Logourl black

Hoover v. Sun Oil Company

Superior Court of Delaware
212 A.2d 214 (1965)


The Hoovers (plaintiffs) were injured in a fire caused by the negligence of an employee of a service station owned by Sun Oil Company (Sun) and operated by Barone (defendants). Barone’s business relationship with Sun was based on a lease and dealer’s agreement that the parties executed when Barone commenced the service station’s operation. The lease, terminable by either party upon notice, provided for rental fees based on the amount of gasoline sold. The dealer’s agreement stated that Barone would purchase petroleum products from Sun and that Sun was to loan equipment and advertisements to Barone. The dealer’s agreement allowed Barone to sell products from competing oil companies, but required him to sell the Sun products under the Sun label. The dealer’s agreement prohibited Barone from mingling Sun products with competitors’ products. The service station had large signs advertising Sun products, but Barone’s name was posted as proprietor. A Sun representative, Peterson, made weekly sales calls to the service station. In addition to selling Sun products, Peterson would discuss various business issues with Barone and advise him on station operations. But, Barone was not required to follow Peterson’s advice. Barone set his own hours of operations, assumed the risk of loss in his business, and had sole authority over his employees. The Hoovers allege that Barone was acting as Sun’s agent at the time of the fire and consequently Sun is liable for their injuries. Sun moved for summary judgment, contending that Barone was an independent contractor and as such, Sun is not liable for the Hoovers’ injuries.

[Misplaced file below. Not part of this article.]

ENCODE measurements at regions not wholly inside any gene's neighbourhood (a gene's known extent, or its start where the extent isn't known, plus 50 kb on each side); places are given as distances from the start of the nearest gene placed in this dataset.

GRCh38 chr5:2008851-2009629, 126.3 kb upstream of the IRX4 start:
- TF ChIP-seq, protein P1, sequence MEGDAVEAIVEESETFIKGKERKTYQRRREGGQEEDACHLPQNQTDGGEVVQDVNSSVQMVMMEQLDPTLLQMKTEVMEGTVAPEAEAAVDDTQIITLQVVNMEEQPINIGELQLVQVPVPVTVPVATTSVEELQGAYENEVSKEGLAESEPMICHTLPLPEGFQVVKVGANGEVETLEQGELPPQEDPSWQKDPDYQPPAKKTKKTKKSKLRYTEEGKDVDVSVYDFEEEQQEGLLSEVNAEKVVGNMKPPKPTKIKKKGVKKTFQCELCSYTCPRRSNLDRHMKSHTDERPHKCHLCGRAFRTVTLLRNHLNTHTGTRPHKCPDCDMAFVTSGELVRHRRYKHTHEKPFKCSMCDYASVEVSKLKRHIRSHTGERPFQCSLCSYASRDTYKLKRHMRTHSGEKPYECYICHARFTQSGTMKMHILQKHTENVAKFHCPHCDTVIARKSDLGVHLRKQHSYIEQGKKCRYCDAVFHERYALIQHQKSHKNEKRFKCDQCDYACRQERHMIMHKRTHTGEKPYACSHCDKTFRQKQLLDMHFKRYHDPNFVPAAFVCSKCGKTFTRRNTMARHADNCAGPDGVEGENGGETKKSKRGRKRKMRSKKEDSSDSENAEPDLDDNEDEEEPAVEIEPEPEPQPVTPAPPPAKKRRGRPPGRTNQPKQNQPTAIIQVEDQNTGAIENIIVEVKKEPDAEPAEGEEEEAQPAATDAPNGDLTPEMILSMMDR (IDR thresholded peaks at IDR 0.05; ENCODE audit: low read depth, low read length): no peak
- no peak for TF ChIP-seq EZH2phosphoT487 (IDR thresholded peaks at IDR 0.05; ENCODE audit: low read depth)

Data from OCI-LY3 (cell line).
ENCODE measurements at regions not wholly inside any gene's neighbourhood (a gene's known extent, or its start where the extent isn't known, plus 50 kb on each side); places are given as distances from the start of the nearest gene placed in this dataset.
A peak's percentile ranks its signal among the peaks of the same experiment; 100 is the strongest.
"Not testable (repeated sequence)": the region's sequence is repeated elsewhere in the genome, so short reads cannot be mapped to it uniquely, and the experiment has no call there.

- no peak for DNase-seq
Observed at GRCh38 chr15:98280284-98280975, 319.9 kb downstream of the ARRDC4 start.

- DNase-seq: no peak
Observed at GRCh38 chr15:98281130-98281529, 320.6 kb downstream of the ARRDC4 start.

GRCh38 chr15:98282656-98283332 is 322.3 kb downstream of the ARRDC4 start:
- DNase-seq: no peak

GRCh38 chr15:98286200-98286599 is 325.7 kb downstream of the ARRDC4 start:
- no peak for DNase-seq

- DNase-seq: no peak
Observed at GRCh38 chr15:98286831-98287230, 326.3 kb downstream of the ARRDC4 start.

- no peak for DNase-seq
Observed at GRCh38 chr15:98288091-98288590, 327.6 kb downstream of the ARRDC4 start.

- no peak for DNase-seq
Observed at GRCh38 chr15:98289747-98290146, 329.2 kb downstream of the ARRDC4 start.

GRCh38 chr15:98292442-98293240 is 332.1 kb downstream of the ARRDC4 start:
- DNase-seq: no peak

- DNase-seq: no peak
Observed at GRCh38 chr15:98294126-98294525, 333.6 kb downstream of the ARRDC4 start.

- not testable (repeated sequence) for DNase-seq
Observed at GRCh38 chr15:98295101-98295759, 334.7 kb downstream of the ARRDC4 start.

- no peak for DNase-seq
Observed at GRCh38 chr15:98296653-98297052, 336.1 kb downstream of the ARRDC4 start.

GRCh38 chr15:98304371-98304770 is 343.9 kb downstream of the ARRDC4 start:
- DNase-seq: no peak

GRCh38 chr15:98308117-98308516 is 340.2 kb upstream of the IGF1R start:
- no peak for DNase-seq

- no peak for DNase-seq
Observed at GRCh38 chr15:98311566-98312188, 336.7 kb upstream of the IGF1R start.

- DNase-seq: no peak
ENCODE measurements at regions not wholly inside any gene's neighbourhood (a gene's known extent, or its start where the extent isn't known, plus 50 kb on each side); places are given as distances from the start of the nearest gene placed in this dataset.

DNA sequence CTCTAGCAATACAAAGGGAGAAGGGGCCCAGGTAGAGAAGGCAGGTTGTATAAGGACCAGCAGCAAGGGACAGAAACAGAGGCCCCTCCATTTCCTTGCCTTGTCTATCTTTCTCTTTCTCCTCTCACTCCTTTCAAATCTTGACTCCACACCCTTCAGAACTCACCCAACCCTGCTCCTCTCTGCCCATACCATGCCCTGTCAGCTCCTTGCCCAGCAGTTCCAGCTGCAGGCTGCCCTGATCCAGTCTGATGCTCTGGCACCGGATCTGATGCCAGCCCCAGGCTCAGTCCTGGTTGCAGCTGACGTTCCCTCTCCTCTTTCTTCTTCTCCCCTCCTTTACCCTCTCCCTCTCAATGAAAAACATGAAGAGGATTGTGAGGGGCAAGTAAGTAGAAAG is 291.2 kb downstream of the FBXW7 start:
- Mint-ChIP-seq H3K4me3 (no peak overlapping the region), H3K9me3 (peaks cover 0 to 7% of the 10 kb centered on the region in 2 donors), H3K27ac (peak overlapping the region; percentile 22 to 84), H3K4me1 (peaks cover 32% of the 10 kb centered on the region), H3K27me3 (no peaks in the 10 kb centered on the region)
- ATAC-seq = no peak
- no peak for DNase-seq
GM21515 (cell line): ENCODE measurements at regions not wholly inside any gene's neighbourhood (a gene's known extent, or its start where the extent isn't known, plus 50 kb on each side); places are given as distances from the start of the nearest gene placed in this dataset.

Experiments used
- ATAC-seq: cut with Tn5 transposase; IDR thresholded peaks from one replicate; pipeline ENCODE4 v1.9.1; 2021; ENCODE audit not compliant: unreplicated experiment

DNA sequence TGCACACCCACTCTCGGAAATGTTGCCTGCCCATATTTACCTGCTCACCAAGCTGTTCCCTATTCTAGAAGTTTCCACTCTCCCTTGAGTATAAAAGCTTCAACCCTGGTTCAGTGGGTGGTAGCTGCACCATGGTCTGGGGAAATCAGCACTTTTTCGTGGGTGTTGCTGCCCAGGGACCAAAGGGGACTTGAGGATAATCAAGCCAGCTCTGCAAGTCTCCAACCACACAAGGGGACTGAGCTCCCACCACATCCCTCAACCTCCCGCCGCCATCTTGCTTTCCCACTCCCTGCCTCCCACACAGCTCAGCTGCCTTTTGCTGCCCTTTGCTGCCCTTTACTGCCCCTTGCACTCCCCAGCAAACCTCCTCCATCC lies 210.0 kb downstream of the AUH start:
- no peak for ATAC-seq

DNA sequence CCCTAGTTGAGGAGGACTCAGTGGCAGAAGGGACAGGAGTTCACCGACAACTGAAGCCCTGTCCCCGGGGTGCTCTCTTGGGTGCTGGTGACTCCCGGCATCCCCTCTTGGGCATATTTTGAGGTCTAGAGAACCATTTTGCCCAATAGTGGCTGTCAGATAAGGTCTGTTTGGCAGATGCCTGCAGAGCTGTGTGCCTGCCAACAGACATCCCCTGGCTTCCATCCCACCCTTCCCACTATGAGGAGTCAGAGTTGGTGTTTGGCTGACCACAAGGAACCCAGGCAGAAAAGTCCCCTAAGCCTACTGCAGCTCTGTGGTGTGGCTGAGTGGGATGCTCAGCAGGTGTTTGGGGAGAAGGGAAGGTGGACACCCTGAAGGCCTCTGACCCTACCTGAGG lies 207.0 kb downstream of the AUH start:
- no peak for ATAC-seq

Rule of Law

The rule of law is the black letter law upon which the court rested its decision. To access this section, start your 7-day free trial of Quimbee for Law Students.


The issue section includes the dispositive legal issue in the case phrased as a question. To access this section, start your 7-day free trial of Quimbee for Law Students.

Holding and Reasoning (Christie, J.)

The holding and reasoning section includes:

  • A “yes” or “no” answer to the question framed in the issue section;
  • A summary of the majority or plurality opinion, using the CREAC method; and
  • The procedural disposition (e.g. reversed and remanded, affirmed, etc.).

To access this section, start your 7-day free trial of Quimbee for Law Students.

Here's why 91,000 law students rely on our case briefs:

  • Reliable - written by law professors and practitioners not other law students.
  • The right length and amount of information - includes the facts, issue, rule of law, holding and reasoning, and any concurrences and dissents.
  • Access in your class - works on your mobile and tablet.
  • 12,498 briefs - keyed to 168 casebooks.
  • Uniform format for every case brief.
  • Written in plain English - not in legalese and not just repeating the court's language.
  • Massive library of related video lessons - and practice questions.
  • Ability to tag case briefs in an outlining tool.
  • Top-notch customer support.
Start Your Free Trial Now